I assume that soccer heads out there might be familiar with the story of Putin exiling Roman Abramovich to the Bering Strait, but I was not:
Roman Abramovich was thirty-four years old—baby-faced, vigorous, already one of Russia’s richest oligarchs—when he did something seemingly inexplicable. The year was 2000. Abramovich, an orphan and a college dropout turned Kremlin insider, had amassed a giant fortune by taking control of businesses that once belonged to the Soviet state. He owned nearly half of the oil company Sibneft, and much of the world’s second-biggest producer of aluminum. A man of cosmopolitan tastes, he favored Chinese cuisine and holidays in the South of France. But now, he announced, he was going to relocate to the remote Chukotka region, a desolate Arctic hellscape, where he would run for governor.
Chukotka, which is some thirty-seven hundred miles from Moscow, is comically inhospitable. The winds are fierce enough to blow a grown dog off its feet. When Abramovich arrived, the human population was meagre, and struggling with poverty and alcoholism. After he was elected governor—he got ninety-two per cent of the vote, his closest challenger being a local man who herded reindeer—he was confronted with the baying of his new constituents: “When will we have fuel? When will we have meat?” There was no Chinese food in Chukotka.
“People here don’t live, they just exist,” Abramovich marvelled. Shy by nature, he was not a natural politician. He pumped plenty of his own money into the region, but appeared to derive no pleasure from his new job. Nor could he explain, to anyone’s satisfaction, what he was doing there. When a reporter from the Wall Street Journal trekked to Chukotka to pose the question, Abramovich claimed that he was “fed up” with making money. The Journal speculated that he was working an angle—did he have a lead on some untapped natural resource beneath the tundra? Abramovich acknowledged that his own friends “can’t understand” why he made this move. They “can’t even guess,” he said.
Three years after gaining his governorship, Abramovich leapt from wealthy obscurity to tabloid prominence when he bought London’s Chelsea Football Club. In 2009, he settled into a fifteen-bedroom mansion behind Kensington Palace, for which he reportedly paid ninety million pounds. His mega-yacht Eclipse featured two helipads and its own missile-defense system, and he took to hosting New Year’s Eve parties with guests like Leonardo DiCaprio and Paul McCartney. It was a long way from Chukotka. Indeed, that unlikely interlude seemed mostly forgotten, until the publication of “Putin’s People: How the KGB Took Back Russia and Then Took on the West” (2020), a landmark work of investigative journalism by the longtime Russia correspondent Catherine Belton. Her thesis is that, after becoming the President of Russia, in 2000, Vladimir Putin proceeded to run the state and its economy like a Mafia don—and that he did so through the careful control of ostensibly independent businessmen like Roman Abramovich.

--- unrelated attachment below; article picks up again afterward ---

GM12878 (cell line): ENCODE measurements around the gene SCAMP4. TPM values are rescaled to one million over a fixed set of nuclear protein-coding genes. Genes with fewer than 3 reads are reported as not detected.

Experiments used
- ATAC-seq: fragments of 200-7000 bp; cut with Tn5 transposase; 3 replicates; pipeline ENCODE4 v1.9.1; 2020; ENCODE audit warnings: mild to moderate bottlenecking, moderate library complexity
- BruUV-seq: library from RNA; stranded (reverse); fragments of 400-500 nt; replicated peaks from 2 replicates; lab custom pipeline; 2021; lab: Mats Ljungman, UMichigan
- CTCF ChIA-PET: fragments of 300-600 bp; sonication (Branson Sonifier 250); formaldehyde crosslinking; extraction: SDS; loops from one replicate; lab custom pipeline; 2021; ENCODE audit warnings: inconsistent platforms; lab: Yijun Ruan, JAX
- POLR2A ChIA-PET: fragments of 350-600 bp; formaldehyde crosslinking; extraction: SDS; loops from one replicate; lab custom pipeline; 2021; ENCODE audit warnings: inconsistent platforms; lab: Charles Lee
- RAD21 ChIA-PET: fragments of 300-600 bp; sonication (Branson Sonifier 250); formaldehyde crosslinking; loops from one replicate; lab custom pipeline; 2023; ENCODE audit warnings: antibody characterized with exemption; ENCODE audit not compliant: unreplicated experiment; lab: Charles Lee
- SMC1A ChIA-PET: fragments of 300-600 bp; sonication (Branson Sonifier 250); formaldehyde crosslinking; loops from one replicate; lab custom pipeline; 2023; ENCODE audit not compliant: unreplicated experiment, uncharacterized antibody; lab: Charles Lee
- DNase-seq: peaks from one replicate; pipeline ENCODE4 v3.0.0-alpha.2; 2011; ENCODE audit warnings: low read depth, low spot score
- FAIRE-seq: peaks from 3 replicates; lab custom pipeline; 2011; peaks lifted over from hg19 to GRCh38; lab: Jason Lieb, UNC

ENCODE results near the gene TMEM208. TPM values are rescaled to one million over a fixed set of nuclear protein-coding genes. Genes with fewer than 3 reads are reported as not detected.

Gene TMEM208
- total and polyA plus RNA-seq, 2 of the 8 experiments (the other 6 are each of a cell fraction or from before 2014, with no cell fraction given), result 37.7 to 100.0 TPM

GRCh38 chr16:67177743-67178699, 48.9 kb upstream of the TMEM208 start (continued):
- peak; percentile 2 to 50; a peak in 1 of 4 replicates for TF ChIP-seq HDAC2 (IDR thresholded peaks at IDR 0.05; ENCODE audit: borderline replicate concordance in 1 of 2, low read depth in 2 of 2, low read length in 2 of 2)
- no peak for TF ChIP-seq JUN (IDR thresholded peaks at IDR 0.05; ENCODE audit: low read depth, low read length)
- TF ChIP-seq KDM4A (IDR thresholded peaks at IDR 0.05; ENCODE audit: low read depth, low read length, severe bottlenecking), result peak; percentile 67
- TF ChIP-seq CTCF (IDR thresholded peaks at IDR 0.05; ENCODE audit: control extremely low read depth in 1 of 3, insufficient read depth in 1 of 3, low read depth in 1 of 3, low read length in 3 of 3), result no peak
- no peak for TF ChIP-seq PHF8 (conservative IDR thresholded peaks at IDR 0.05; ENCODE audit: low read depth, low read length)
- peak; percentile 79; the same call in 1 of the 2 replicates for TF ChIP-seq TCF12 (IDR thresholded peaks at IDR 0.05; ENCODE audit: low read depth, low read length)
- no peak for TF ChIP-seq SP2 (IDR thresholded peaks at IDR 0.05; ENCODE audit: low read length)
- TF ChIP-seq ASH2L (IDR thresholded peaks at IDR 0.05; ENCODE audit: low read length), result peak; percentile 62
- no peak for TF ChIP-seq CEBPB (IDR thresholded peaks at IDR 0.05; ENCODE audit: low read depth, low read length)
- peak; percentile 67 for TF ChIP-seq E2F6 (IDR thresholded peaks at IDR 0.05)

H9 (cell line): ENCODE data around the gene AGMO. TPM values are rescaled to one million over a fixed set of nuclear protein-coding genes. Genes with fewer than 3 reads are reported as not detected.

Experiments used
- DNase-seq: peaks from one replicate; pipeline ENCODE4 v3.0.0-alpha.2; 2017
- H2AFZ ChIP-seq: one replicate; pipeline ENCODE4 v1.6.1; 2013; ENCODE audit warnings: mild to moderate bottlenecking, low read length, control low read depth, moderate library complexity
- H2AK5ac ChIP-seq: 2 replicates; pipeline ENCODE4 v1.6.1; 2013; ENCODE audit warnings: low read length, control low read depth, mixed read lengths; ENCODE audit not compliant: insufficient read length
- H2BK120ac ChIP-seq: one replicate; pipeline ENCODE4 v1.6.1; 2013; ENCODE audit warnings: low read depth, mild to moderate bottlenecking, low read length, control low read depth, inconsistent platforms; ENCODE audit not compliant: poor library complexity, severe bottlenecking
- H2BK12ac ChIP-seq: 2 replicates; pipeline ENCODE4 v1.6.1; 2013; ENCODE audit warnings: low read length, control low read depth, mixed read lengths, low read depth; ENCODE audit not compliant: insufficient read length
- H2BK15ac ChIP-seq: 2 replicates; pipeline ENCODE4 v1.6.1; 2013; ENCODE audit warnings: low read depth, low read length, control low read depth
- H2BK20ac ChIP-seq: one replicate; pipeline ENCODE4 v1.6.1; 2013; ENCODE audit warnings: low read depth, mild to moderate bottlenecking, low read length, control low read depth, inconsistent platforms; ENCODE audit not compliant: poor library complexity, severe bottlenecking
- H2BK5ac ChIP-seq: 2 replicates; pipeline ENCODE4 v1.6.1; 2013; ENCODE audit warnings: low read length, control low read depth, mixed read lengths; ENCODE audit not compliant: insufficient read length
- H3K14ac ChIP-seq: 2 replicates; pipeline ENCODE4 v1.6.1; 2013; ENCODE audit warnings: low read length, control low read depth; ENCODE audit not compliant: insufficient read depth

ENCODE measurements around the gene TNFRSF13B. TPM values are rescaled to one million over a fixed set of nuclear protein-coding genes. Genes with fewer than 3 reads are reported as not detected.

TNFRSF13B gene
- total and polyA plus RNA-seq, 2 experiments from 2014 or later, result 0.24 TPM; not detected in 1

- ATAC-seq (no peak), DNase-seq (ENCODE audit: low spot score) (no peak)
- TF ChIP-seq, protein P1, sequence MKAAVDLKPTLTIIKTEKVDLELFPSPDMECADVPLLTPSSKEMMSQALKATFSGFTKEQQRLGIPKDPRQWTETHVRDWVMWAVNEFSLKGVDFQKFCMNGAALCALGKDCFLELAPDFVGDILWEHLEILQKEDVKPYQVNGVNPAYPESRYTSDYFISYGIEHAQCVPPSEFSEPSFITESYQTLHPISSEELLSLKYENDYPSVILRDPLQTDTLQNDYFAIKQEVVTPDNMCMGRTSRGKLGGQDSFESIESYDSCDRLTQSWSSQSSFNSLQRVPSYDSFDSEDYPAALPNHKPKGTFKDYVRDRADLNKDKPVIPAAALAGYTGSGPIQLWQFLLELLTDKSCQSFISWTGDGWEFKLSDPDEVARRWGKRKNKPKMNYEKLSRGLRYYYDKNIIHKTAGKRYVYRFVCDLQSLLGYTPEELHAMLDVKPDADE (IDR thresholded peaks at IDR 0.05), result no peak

When Abramovich went to Chukotka, Belton tells us, he did so “on Putin’s orders.” The first generation of post-Soviet capitalists had accumulated vast private fortunes, and Putin set out to bring the oligarchs under state control. He had leverage over government officials, so he forced Abramovich to become one. “Putin told me that if Abramovich breaks the law as governor, he can put him immediately in jail,” one Abramovich associate told Belton. A “feudal system” was beginning to emerge, Belton contends, in which the owners of Russia’s biggest companies would be forced to “operate as hired managers, working on behalf of the state.” Their gaudy displays of personal wealth were a diversion; these oligarchs were mere capos, who answered to the don. It wasn’t even their wealth, really: it was Putin’s. They were “no more than the guardians,” Belton writes, and “they kept their businesses by the Kremlin’s grace.”
Belton even makes the case—on the basis of what she was told by the former Putin ally Sergei Pugachev and two unnamed sources—that Abramovich’s purchase of the Chelsea Football Club was carried out on Putin’s orders. “Putin’s Kremlin had accurately calculated that the way to gain acceptance in British society was through the country’s greatest love, its national sport,” she writes. Pugachev informs her that the objective was to build “a beachhead for Russian influence in the UK.” He adds, “Putin personally told me of his plan to acquire the Chelsea Football Club in order to increase his influence and raise Russia’s profile, not only with the elite but with ordinary British people.”
The stark implication of “Putin’s People” is not just that the President of Russia may be a silent partner in one of England’s most storied sports franchises but also that England itself has been a silent and handsomely compensated partner in Putin’s kleptocratic designs—that, in the past two decades, Russian oligarchs have infiltrated England’s political, economic, and legal systems.
Keep reading for much more on the relationship between the UK and Russian oligarchs.